Memorial Day is this coming Monday, May 27. This is a long-standing holiday, so it does seem that too often we tend to overlook its significance. It’s important to remember all those who have fought for our freedom and our way of life, be it 60 years ago or just yesterday. We must honor not just the men and women of our armed forces, but all Americans who put their lives on the line for all of us, every day. This Memorial Day please take time to remember, to pay tribute, to the members of our armed forces, our police officers, our firefighters, our emergency workers --- all of those caring, courageous men and women who defend and safeguard all that we hold dear.
I am a resident of Great Neck, and, like most New Yorkers, I am dismayed by the continuing corruption in Albany. We will never see a change in state government until we begin to address the continuing problem of money in politics. As long as politicians are accountable to the corporations and lobbyists who finance their campaigns; they’re never going to be accountable to the people who elected them.
Bravo, Wendy! But so many of us who follow the rules, don’t violate simple, sensible required traffic regulations that contribute to all our safety and good traffic flow. I have been saying this for decades, but you said it better. So how come it still goes on? Because there is no penalty for violation; I bet half the tickets go unpaid. How about serious fines, booting, names in the paper of repeat offenders? What does it take to motivate selfish arrogant “I’m-the-only-one-on-the road-and-it is-mine” mentality? We don’t seem to impress upon them civility and fines go unpaid for years. Hit them in the pocketbook (or since that appears not to matter to many in town), embarrass them with their names in the paper. Let’s find a solution now that you have said it best.
Bonnie Lyons Salkind
This coming Tuesday, May 21, is the day to vote “yes” for our children and for our school budget, for our school board trustee Monique Bloom (running unopposed) and for our library budget as well.
The Great Neck Public Schools do an exemplary job of educating our children and we can show our support, and say thank you, by voting for our school district’s budget and to re-elect our board of education trustee.
Both Great Neck and Long Island Restaurant Week should be celebrated every week during the year. In these difficult economic times, it is especially important to patronize your local neighborhood restaurant. There are so many great restaurants within the heart of our main commercial artery along Middle Neck Road, in various villages from Great Neck Plaza to Kings Point, and along Northern Boulevard.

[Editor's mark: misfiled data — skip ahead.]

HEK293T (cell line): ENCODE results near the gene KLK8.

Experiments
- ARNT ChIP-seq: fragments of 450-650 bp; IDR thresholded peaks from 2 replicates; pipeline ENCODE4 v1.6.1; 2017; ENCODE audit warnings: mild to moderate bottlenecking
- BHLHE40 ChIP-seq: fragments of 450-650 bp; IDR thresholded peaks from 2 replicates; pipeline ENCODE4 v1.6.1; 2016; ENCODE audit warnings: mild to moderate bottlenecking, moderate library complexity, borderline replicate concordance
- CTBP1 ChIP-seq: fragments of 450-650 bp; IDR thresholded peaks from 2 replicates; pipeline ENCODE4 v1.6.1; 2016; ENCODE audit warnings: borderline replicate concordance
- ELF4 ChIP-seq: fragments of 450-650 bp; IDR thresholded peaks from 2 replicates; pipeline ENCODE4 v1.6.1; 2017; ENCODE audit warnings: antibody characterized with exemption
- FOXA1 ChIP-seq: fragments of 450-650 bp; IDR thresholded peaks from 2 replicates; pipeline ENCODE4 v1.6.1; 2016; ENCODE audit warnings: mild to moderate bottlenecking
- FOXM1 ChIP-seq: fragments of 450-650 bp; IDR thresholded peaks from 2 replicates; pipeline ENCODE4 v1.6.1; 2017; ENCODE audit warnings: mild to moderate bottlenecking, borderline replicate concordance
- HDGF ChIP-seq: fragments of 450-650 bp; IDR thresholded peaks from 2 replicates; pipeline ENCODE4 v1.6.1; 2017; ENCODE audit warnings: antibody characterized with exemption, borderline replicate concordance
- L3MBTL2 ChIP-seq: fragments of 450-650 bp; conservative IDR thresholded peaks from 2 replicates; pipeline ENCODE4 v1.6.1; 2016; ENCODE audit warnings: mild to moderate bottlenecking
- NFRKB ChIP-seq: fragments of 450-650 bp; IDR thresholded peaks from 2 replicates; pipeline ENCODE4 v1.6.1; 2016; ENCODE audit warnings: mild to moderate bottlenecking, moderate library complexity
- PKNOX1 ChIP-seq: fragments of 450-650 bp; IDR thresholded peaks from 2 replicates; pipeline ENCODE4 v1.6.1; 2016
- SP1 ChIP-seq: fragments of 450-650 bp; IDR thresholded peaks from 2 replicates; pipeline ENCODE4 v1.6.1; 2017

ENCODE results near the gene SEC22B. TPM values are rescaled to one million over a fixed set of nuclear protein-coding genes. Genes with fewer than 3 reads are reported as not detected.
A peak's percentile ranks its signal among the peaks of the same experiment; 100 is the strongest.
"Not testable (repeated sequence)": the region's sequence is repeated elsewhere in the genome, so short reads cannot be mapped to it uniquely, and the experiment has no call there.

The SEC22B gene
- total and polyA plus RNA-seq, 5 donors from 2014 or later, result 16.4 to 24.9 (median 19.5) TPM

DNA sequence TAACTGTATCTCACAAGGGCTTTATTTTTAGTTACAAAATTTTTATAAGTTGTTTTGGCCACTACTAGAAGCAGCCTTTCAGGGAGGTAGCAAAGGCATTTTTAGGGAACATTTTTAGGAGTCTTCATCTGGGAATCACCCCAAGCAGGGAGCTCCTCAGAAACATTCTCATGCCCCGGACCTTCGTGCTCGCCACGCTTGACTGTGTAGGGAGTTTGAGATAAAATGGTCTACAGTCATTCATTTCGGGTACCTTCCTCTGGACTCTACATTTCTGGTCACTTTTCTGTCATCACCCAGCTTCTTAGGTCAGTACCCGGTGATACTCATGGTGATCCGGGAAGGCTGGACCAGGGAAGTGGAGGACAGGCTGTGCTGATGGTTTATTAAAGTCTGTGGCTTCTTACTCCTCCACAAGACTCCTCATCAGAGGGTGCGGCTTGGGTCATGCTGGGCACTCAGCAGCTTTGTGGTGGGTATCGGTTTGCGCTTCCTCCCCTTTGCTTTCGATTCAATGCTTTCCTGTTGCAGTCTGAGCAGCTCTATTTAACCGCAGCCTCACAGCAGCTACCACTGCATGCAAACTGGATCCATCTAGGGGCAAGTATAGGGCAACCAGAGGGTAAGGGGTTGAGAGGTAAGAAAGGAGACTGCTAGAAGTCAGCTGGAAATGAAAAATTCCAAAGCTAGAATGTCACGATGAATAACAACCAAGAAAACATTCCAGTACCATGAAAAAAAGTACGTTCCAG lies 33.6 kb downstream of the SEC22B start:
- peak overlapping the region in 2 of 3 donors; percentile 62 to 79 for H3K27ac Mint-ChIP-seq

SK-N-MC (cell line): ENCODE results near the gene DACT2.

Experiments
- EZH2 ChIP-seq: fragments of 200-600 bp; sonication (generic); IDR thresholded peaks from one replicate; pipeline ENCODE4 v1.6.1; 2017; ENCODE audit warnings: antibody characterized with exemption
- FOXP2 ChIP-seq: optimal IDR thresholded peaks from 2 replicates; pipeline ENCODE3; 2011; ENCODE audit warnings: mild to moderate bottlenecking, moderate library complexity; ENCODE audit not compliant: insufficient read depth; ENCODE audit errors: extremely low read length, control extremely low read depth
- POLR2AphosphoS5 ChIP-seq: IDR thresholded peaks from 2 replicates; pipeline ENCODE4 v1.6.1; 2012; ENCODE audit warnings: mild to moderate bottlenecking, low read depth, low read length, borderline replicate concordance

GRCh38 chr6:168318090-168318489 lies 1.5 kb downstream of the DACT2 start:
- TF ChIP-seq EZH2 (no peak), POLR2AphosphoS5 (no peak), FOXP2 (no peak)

We do not know why, but it seems that lately, more than ever, drivers are completing ignoring “no parking” signs and regularly double-parking on Great Neck’s already crowded roads. Why? The big issue is that illegal parking, especially double-parking, puts lives at risk — drivers, passengers and pedestrians.
The late Alan Gussack, former mayor of Great Neck Plaza, always admonished illegal parkers with the words ‘‘You park illegally, you could kill someone.’’ And he was right. Among a whole list of problems, an illegally parked car often blocks the view of the road and can thus be the direct cause of a deadly accident. There is never ever an excuse for blocking a fire hydrant. And it is just plain rude and inconsiderate to encroach on or block driveways.
To the Great Neck Community
For over 30 years, the rabbis of Temple Beth-El, Temple Israel and Great Neck Synagogue have gathered in the Spring for a Rabbinic Dialogue. This year was no exception. It was a special day. For the last few years, after the Dialogue, we have expressed our desire to do something more, to take this effort someplace new, higher, to a new level of support and collaboration, to a new level of challenging each other. This year, I believe, we should feel an even greater responsibility to follow through.
We, the rabbis of Old Mill Road and of Great Neck at large, should feel deeply concerned about the divisiveness that has come about in the community since the announcement of a highly controversial speaker, Pam Geller, at the Great Neck Synagogue.
Let us all rejoice in celebrating the 100th Anniversary of Grand Central Terminal, which first opened on Feb. 2, 1913. “Grand Central Terminal: Centennial Celebration” (Around Our Schools -- April 26). Contrast this with the late, great Penn Station Terminal which was destroyed in the name of progress in 1962. Fast forward, 51 years later. Penn Station is still a shell of its former glory. There is no natural lighting, decent food court, gourmet food shops, upscale stores or quality restaurants. Most Long Island Rail Road and New Jersey Transit commuters rush in and out each day. Grand Central Terminal has high ceilings, natural light, a food court, gourmet food shops, upscale stores and great restaurants such as the Oyster Bar.
Community spirit! We hear about it! We talk about it! But what do we do about it? This Sunday, May 6, there’s a wonderful opportunity to be a real participant in Great Neck and have a wonderful family day as well. Come to the Old Village Crafts Fair on Sunday, all day, on Middle Neck Road in the heart of the village.
Aren’t there enough vacant and decaying stores and structures in our town(s) that we have to nit-pick over issues for so long that they lay in disrepair and as eyesores for decades. Everyone and every approval board should just ‘lighten up and find a way to make it (and other like issues and development) happen. It sounds like all the do-nothing arguers and rivals in Congress. Let’s re-do that theater.
Bonnie Lyons Salkind
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